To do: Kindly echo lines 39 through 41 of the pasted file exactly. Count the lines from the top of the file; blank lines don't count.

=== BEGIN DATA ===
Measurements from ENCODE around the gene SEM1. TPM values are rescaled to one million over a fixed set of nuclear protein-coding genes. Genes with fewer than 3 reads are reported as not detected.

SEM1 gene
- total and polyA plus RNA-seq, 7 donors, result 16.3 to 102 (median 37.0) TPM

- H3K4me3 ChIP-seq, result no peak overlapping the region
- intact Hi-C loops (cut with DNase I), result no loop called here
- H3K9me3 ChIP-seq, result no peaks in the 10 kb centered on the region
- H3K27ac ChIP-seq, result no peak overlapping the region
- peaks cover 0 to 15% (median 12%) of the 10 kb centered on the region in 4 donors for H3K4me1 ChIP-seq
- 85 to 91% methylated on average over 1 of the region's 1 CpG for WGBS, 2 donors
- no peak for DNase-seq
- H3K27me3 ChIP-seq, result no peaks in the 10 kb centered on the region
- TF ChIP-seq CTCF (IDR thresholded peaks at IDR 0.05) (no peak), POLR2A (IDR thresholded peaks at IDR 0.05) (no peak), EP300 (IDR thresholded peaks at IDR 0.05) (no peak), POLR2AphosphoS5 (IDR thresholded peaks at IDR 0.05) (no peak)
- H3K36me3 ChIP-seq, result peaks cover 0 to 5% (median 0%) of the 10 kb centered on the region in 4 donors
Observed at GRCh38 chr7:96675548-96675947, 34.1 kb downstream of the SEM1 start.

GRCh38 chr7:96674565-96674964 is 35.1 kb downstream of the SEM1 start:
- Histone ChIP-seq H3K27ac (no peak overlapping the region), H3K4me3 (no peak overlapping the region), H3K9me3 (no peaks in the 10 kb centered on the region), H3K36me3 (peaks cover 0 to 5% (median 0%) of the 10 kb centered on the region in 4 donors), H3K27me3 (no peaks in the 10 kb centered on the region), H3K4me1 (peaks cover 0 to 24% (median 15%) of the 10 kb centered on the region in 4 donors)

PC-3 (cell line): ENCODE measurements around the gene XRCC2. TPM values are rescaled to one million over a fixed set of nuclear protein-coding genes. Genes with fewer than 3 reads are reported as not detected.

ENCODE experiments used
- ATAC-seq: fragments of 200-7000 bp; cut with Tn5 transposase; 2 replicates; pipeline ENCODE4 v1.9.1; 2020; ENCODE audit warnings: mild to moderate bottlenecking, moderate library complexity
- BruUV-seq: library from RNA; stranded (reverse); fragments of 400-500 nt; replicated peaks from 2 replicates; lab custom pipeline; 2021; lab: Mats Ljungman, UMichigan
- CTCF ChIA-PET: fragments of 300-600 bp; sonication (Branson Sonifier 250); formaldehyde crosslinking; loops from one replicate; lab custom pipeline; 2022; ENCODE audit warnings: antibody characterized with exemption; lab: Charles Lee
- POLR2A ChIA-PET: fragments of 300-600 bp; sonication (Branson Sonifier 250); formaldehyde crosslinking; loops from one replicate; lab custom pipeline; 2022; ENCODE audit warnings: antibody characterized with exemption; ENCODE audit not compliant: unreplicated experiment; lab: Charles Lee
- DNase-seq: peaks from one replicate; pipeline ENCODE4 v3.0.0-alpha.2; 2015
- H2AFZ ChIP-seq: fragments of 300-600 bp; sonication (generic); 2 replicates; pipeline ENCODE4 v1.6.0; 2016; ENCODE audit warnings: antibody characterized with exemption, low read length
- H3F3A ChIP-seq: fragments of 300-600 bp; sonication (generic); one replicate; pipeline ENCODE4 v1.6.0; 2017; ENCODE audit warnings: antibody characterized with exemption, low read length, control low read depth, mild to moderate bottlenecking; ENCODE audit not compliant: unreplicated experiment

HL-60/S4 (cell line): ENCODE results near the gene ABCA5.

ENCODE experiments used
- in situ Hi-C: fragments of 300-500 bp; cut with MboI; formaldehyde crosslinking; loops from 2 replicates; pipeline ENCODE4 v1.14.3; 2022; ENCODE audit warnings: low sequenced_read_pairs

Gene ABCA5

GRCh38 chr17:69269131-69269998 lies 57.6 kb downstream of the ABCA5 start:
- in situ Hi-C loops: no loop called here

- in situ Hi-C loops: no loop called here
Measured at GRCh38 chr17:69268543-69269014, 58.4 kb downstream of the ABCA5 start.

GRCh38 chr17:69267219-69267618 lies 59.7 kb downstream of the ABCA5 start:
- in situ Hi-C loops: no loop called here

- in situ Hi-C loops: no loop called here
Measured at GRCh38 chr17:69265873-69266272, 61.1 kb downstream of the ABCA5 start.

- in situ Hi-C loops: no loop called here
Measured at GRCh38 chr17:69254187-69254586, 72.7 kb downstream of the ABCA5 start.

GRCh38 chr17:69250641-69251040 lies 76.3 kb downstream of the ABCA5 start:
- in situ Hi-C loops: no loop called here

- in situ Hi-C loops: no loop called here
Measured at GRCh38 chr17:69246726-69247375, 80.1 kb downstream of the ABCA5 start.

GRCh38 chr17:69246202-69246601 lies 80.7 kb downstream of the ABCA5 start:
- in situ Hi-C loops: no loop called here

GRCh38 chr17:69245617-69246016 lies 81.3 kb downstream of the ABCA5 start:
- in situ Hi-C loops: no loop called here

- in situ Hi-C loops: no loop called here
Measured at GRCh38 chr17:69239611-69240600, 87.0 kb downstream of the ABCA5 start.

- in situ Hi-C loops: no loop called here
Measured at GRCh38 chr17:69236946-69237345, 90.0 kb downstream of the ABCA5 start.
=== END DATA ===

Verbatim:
Measured at GRCh38 chr17:69254187-69254586, 72.7 kb downstream of the ABCA5 start.

GRCh38 chr17:69250641-69251040 lies 76.3 kb downstream of the ABCA5 start:
- in situ Hi-C loops: no loop called here